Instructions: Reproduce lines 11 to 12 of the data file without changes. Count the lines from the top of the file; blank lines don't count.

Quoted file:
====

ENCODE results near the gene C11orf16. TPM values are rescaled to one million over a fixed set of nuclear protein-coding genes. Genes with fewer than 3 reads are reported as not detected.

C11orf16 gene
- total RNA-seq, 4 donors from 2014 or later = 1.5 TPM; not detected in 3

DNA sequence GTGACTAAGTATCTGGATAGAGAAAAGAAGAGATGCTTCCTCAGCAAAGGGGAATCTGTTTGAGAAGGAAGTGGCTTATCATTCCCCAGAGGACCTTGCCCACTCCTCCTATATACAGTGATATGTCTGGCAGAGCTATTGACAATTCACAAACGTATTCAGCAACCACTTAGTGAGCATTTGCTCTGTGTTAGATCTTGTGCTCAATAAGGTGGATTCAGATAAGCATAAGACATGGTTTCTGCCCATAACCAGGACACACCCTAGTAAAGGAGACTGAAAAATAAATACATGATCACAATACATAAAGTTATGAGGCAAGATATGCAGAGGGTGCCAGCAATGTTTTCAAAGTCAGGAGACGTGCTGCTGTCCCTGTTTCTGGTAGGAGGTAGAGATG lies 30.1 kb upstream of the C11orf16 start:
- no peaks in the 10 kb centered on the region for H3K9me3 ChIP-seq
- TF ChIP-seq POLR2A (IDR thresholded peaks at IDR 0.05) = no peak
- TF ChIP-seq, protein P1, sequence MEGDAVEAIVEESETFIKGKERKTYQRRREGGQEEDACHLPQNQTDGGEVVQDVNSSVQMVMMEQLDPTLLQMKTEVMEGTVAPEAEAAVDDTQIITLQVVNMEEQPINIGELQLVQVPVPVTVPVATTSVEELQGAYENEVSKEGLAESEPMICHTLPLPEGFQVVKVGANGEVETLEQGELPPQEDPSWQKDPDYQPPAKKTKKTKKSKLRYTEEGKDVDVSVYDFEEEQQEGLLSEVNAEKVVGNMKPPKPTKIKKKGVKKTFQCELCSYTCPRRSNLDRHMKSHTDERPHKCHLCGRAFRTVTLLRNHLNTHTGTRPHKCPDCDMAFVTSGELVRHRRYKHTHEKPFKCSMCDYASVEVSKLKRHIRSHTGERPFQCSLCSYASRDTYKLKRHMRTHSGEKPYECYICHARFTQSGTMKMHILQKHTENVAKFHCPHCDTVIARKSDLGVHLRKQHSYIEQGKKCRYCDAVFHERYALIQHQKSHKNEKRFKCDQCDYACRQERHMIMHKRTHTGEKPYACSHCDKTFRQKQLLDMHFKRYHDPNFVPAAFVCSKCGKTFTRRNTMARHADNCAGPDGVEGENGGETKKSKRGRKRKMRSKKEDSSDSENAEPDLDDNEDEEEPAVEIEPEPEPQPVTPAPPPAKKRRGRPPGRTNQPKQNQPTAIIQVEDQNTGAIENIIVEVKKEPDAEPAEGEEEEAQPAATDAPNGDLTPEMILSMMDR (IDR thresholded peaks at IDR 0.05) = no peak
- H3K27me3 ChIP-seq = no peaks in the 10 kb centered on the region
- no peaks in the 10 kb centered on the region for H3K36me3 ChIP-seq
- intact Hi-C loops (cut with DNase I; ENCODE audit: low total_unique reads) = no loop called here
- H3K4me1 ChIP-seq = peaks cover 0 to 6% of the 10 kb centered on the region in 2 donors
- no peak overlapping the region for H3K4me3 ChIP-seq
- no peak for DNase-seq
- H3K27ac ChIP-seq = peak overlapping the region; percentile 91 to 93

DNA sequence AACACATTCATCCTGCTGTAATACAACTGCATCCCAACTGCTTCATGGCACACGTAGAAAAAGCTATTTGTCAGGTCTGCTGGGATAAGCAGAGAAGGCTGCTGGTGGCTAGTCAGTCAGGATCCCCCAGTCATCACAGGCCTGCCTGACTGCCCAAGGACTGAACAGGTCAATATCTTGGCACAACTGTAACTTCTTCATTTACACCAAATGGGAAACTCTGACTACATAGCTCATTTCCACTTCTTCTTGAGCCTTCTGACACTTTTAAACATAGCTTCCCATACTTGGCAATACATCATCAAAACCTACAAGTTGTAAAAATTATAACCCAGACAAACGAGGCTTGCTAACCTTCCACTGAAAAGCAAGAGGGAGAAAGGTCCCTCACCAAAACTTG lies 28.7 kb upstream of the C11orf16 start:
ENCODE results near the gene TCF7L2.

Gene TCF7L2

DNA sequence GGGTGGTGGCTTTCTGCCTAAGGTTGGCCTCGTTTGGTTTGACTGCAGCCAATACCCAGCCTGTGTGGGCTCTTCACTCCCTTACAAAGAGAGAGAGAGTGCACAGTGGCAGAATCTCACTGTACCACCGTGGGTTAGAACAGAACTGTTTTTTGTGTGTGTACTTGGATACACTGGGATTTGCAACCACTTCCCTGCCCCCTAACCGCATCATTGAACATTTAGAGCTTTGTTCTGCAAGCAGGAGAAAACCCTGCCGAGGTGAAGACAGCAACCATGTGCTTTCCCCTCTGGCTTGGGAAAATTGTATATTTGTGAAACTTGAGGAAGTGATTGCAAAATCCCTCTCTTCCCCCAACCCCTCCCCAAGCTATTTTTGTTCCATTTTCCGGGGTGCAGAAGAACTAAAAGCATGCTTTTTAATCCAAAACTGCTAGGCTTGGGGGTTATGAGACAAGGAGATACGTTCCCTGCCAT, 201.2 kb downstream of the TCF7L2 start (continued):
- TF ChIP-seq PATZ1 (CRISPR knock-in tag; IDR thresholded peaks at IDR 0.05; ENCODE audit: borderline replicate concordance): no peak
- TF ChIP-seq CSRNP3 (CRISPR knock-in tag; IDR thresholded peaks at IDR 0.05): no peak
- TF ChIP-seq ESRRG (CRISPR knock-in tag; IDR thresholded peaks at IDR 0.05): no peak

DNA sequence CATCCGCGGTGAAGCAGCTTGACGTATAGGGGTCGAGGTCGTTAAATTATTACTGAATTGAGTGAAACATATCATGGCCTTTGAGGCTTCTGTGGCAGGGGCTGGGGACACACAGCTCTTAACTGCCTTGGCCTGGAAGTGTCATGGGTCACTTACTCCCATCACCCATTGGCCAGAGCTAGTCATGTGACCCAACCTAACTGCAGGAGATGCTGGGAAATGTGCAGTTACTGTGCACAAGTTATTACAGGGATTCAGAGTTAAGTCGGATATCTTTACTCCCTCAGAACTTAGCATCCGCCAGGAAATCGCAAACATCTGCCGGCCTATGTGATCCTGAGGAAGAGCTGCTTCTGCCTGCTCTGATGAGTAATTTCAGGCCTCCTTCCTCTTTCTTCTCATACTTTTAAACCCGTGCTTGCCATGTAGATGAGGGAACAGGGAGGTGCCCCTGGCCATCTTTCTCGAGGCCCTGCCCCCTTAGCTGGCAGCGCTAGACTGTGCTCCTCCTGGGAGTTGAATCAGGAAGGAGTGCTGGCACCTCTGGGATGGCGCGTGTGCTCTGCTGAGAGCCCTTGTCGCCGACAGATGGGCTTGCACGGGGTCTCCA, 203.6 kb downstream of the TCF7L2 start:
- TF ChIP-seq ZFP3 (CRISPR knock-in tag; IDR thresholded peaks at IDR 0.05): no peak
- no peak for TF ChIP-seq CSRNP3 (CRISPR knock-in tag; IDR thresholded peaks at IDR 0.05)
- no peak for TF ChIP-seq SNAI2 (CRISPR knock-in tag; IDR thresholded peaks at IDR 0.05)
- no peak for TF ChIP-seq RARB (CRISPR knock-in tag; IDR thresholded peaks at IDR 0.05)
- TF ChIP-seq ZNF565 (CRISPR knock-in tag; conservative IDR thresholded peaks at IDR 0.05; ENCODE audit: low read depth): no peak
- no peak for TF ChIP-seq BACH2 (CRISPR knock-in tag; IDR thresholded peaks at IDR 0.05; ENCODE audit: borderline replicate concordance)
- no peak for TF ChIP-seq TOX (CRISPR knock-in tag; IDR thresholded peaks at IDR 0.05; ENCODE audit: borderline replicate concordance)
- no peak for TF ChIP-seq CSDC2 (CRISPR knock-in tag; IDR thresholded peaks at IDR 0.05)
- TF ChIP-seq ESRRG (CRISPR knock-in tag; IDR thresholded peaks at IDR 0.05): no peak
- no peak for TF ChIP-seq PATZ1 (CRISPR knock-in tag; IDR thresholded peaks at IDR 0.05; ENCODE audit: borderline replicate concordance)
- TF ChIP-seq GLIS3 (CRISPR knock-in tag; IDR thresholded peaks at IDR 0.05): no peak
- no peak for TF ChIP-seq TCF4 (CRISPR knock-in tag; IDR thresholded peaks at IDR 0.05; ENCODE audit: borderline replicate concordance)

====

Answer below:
- H3K4me1 ChIP-seq = peaks cover 0 to 6% of the 10 kb centered on the region in 2 donors
- no peak overlapping the region for H3K4me3 ChIP-seq